Well everyone it is Thursday and I am heading to Miami at 600 knots, so I must be on an airplane or setting a new sailing record. TJ and Patrick left the boat on Saturday and I spent the rest of the week getting the boat ready for me to be off it for almost two months.
I woke up Sunday getting bounced around a bit with surge as the wind had shifted to the west and I was anchored in Simpson Bay and could not wait for the bridge opening so I could get into the lagoon where it was flat calm. Once in I topped off my fuel tanks, took down my headsail (first time since I owned the boat), secured the main by wrapping it tight with line, and other small jobs of securing items. In the evening I got wifi and had my family’s fantasy football draft (I know it is dorkie but it is with my family so it’s fun to rib each other) where I plan on winning the league this year (let’s see which one of them is the first to read and comment on this 🙂 )
On Monday I had the boat hauled out of the water and stored on land at St Marteen Shipyard ran by Merven who is a South African and knows boat building (not to be too much of a sterotype, but South Africans are one of the two top catamaran builders in the world!!!) He used a Sea-Lift to haul the boat, which is a machine with two long arms that has air bags on them. He stuck the arms under my bridge deck and lift up. It was pretty cool and I got to stay on aboard during it (we are not in the USA anymore). Once they blocked the boat and it was in its spot they power washed it (the bottom was not as bad as it looked in the water) and Merven and I went through a list of potential projects I would like them to do (I am not going to tell you what they are yet, but hopefully when I get back at the end of October they will be done and I can brag a bit.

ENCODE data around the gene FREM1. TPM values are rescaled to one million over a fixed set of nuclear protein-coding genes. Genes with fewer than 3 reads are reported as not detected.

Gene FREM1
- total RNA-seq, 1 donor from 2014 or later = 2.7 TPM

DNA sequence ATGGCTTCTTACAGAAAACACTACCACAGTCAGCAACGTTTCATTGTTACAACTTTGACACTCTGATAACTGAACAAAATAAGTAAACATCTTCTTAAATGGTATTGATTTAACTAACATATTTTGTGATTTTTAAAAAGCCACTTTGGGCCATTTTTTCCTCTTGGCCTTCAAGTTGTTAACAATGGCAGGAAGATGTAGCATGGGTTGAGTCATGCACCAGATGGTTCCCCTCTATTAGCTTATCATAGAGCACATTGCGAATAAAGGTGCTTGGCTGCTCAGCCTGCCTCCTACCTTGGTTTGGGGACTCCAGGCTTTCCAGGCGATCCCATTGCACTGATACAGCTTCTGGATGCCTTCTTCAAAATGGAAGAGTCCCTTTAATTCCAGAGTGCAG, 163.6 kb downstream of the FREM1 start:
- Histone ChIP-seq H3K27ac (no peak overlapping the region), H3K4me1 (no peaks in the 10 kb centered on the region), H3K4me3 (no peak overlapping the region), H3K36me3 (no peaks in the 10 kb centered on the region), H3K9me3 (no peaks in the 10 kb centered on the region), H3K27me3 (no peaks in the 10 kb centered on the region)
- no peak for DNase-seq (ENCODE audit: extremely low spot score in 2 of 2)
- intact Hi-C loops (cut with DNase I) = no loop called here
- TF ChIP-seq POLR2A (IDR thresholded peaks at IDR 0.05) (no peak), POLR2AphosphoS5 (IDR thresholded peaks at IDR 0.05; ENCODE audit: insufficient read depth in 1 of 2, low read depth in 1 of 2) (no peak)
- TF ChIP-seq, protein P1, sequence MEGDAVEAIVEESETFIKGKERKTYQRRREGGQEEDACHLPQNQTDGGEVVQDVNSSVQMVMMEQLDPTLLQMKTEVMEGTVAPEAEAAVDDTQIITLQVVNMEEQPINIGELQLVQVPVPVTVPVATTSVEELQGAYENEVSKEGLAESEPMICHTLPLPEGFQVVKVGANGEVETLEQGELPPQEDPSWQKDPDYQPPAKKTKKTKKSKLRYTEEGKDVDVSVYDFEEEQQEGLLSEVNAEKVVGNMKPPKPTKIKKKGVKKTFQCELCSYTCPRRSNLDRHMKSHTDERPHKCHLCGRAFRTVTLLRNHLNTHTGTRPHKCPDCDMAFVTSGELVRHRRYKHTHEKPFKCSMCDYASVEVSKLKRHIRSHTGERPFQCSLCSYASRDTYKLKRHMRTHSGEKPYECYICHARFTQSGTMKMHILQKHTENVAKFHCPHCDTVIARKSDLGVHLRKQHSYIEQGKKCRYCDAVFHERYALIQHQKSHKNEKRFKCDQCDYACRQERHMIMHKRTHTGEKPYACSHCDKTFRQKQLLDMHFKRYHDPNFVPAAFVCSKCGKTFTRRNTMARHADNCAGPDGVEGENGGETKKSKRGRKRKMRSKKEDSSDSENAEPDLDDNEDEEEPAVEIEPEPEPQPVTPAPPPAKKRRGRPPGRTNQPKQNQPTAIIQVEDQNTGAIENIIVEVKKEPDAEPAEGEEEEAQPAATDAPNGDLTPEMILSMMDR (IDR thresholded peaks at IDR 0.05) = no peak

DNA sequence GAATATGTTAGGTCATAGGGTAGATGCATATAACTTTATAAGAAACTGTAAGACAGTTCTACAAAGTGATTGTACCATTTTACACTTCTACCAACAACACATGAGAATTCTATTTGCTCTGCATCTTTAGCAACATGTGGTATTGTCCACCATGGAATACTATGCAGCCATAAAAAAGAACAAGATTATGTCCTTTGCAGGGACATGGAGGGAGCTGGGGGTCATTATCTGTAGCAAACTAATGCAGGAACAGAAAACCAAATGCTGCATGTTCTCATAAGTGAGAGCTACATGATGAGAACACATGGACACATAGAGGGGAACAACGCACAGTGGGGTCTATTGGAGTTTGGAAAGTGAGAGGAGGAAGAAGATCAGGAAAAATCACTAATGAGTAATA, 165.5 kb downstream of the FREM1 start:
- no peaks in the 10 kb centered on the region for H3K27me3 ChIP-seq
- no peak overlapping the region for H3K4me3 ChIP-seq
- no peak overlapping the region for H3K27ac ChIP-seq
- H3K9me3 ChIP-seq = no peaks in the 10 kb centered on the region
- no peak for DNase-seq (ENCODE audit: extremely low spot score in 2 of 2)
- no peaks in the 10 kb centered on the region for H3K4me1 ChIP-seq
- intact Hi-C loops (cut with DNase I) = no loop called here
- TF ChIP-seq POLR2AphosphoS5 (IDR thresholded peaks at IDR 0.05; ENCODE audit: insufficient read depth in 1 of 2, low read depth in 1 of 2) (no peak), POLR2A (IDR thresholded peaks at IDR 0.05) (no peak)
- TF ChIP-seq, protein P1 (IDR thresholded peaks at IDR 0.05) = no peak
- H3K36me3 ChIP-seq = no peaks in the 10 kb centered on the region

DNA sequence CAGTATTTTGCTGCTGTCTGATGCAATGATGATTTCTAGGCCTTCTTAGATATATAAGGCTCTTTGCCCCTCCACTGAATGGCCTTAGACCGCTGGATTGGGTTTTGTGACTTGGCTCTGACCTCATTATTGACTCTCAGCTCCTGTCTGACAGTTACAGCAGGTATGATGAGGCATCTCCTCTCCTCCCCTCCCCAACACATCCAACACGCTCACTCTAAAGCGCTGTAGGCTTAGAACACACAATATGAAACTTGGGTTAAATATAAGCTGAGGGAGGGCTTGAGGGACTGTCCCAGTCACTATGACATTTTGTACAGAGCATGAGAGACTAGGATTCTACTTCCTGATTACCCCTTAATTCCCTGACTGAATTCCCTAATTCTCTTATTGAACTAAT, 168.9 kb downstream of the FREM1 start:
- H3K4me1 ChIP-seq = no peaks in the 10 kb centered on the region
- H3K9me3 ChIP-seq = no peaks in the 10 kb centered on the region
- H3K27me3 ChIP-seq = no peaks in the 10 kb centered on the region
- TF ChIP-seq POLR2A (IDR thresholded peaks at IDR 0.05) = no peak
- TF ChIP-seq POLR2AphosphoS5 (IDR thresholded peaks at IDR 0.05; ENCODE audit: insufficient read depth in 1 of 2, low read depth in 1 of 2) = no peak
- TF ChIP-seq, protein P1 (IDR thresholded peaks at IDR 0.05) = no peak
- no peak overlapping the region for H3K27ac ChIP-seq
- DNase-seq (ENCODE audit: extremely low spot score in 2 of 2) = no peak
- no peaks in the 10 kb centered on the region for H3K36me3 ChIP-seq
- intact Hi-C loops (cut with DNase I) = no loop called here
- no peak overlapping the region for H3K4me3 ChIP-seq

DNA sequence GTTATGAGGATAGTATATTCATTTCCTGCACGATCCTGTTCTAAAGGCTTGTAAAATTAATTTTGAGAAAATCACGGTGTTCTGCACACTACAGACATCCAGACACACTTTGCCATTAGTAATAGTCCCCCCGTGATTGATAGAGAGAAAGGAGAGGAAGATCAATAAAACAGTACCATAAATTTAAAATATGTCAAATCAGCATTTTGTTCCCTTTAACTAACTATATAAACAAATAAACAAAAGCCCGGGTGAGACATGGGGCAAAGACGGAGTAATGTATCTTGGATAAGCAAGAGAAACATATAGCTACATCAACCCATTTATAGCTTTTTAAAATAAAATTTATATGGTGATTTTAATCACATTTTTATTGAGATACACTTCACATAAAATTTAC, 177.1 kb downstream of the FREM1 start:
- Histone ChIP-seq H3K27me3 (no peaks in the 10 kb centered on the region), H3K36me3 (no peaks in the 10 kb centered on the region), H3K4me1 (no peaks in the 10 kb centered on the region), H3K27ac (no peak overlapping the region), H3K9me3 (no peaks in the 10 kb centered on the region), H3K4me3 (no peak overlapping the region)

I spent Monday, Tuesday, and Wednesday finishing getting the boat secured and ready for any hurricanes by taking off the cockpit canopy, having the outboard and headsail picked up to be serviced, changing the oil in the engines, cleaning out the fridge, and other miscellaneous jobs.
Having your boat sitting on dirt is an odd feeling to say the least, but one of the most disturbing sights for me had to be when I was changing the oil and looked out my escape hatch (which looks down under the boat and is called the aquarium by guest) just in time to see a minivan drive under my boat. Think about that…a minivan driving under a boat!!!